Years ago, I was challenged by language when converting an elaborate computer graphics package supporting the IBM 2250 Graphics Display Unit
from CP/67 to VM/370's CMS. While written in assembler language, it was commented in French, having been developed at the University of Grenoble. Long after two years of high school study, my French was shaky at best, and didn't include mainframe technology.
Even if mainframe assembler language is a universal facility, other contexts raise issues (error messages, manuals, program comments, etc.). Lacking the Babel fish universal translator
featured in the epic Hitchhiker's Guide to the Galaxy, it's easy to think that diverse languages create an obstacle to mainframe use and support. In fact, opinions differ on that.
Historically, IBM provided "national language support" for non-English speaking countries. But David Boyes, CTO, Sine Nomine Associates, notes decline of its messages and documentation. "In most cases," he says, "English and Japanese Kanji are the only supported languages; hooks and libraries to display it are still there, but the translated text isn’t. Even the uppercase English only variant for messages has been dropped." Boyes calls this a barrier to technology adoption: having to read complex documentation in a foreign language can be a steep hurdle.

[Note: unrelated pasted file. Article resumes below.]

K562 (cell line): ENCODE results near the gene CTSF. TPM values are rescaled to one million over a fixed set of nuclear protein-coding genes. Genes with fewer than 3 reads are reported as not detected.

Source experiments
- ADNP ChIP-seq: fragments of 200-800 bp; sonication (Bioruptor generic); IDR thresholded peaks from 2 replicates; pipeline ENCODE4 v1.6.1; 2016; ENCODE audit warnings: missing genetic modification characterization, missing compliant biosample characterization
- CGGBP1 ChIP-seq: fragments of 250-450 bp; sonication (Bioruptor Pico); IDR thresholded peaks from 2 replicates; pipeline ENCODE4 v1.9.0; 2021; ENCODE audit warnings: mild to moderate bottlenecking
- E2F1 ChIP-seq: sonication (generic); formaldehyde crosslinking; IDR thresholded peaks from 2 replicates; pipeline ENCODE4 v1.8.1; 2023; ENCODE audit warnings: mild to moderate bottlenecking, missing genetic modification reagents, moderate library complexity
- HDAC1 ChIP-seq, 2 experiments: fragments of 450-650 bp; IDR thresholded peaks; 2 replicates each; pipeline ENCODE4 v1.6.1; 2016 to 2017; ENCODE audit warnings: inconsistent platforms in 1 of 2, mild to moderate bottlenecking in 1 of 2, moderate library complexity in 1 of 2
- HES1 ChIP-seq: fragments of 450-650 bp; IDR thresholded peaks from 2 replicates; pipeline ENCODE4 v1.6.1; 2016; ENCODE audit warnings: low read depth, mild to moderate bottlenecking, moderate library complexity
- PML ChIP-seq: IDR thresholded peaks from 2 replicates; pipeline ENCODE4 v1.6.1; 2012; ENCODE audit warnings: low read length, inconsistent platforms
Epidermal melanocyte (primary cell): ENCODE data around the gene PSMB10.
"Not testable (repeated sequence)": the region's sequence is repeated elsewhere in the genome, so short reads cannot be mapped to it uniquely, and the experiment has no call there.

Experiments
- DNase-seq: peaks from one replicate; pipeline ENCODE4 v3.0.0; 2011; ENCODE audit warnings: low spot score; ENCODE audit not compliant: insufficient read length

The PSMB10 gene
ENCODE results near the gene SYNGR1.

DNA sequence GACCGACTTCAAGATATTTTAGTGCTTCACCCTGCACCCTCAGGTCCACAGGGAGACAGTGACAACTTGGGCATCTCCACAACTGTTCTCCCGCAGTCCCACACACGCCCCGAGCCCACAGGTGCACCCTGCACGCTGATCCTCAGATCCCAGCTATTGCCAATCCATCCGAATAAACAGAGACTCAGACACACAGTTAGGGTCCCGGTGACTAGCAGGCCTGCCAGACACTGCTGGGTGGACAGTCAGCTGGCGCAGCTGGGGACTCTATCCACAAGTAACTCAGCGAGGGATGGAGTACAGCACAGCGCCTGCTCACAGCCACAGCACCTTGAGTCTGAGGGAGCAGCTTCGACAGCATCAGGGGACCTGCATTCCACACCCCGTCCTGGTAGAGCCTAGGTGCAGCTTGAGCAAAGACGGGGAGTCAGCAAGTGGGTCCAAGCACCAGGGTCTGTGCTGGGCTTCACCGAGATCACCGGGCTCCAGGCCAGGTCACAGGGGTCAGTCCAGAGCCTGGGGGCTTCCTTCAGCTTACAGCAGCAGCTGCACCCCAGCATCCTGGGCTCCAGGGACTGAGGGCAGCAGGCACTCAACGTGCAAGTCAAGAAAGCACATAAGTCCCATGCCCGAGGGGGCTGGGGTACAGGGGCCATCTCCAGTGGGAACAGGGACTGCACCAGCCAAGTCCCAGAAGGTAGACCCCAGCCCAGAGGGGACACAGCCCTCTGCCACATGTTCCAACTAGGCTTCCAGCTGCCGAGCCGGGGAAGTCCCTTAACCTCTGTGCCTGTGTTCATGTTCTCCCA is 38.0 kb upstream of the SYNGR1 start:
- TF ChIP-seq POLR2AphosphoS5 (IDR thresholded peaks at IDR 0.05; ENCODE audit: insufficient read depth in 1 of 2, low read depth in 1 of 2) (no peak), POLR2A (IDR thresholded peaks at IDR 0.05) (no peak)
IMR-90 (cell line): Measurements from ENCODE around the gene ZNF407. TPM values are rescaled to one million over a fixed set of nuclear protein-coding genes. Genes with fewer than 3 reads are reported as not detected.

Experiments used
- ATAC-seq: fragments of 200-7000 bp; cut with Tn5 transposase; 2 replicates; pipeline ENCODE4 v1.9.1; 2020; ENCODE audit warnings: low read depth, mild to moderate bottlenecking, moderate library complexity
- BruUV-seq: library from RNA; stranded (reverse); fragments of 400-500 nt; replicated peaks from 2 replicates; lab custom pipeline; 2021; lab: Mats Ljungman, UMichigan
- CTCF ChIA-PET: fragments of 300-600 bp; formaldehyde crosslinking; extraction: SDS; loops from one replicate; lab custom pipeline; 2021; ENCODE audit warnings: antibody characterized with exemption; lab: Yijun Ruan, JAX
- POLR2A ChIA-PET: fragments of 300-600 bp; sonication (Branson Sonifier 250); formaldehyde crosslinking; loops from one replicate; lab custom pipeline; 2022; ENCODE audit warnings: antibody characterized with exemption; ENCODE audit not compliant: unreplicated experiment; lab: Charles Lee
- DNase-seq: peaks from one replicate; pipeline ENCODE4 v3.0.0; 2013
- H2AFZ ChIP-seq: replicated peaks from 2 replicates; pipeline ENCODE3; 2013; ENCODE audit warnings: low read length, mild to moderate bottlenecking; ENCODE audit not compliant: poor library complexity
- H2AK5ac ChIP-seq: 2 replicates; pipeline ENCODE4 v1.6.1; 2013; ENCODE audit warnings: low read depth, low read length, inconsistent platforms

Westerman disagrees, observing that most sites have capable English language skills and elect not to run translated messages. He's been told that having manuals in digital format simplifies, when necessary, cutting and pasting text into translation programs. He adds that, "It's only English idioms and jokes giving problems, and IBM books are anything BUT funny." In fact, sometimes customers prefer technical materials in English because that's understandable, while translations can be baffling.
In Canada, while there are long-standing dual-language federal requirements for things like consumer product packaging and for government services, these requirements don't generally apply to non-consumer products like mainframes.